I have been looking into using a CMS to help reduce my workload some. One thing I don't really seem to understand about most CMS is if they are able to render/execute php.
For example when I make a new piece of content (or article, or page, or whatever the CMS calls it), I can add in my own HTML formatting and stuff, but when I try to add in php code it just spits it out as raw text.
The only CMS that I've found (that is free and open source anyway) that has an option to render a page with php code on it is Drupal. Am I right in assuming that the other CMS's simply can't/don't do this?
Usually a CMS will take what you input via a browser (where you're putting your HTML formatting and stuff, I presume) and save it into a database - and then later output the stuff it gets from the database. It outputs this content, it doesn't parse it, or execute it.
If you want to add your php code, you need to do this in the php files themselves. Most often, basic type php you want to add will go in the 'template', the 'style', or the 'theme'. Watch out for templates - not all of them allow php input.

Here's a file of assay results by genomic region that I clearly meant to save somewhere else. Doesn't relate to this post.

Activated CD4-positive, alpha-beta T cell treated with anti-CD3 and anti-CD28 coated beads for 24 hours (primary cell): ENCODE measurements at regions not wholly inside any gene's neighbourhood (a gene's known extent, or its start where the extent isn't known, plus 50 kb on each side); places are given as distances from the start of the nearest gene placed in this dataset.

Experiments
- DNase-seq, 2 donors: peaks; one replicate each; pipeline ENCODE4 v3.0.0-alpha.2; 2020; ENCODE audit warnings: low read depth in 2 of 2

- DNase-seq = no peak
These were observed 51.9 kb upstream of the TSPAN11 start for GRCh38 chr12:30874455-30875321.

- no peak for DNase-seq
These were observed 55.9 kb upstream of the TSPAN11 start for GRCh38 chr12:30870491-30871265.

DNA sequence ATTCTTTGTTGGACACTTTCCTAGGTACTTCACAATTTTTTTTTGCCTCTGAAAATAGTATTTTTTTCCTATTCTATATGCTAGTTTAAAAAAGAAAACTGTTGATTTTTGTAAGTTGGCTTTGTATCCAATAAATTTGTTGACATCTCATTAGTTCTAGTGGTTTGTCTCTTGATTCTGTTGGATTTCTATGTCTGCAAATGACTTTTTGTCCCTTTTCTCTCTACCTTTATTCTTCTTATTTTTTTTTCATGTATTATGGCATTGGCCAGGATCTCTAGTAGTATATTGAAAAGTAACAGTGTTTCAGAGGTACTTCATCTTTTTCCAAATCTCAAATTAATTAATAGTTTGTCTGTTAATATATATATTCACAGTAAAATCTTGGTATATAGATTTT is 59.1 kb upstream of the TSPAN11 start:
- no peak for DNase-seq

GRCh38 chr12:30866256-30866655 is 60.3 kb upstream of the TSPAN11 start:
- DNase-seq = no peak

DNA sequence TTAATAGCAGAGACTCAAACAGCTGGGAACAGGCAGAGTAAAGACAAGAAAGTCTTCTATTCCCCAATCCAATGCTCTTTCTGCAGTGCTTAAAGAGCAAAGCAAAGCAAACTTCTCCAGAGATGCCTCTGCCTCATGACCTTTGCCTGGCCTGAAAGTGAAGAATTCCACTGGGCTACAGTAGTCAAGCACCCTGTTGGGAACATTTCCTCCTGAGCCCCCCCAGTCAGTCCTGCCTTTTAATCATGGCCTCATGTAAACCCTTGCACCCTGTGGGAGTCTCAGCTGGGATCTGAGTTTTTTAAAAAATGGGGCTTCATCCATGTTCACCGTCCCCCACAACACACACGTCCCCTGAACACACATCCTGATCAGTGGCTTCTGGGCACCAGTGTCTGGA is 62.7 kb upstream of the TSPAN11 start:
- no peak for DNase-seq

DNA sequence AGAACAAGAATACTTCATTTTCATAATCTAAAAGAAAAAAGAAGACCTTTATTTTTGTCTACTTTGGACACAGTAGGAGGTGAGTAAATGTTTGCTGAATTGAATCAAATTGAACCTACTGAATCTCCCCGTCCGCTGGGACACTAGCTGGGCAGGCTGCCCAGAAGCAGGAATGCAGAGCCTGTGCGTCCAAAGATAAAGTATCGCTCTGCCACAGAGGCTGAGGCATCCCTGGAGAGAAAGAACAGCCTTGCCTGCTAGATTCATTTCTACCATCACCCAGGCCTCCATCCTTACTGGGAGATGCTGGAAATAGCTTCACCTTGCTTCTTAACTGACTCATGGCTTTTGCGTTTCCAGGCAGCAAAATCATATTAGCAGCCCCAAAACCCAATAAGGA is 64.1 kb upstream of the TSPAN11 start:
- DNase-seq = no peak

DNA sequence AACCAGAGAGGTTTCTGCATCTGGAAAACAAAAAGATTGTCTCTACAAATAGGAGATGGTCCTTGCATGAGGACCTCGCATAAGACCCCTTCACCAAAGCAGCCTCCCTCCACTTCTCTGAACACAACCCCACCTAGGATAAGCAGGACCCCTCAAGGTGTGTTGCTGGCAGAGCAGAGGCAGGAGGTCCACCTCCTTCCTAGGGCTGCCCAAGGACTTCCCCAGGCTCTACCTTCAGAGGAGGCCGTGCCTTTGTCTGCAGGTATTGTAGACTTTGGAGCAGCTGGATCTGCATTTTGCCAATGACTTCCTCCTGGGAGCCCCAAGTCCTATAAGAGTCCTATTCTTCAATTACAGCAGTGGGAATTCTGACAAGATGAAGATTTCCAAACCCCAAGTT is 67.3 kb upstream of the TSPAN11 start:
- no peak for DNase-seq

This is all for some very good reasons - the basics of security in separation of coding and content, and sometimes the separation of code and design.
Some CMS's will allow you to add, via the browser, snippets of php which will be plopped somewhere on the page (using the php function eval()). This is frequently a bit of a gimmick, and not such a good idea security-wise; unless you trust the programmers implicitly, it's best to stay away from this kind of modules / blocks.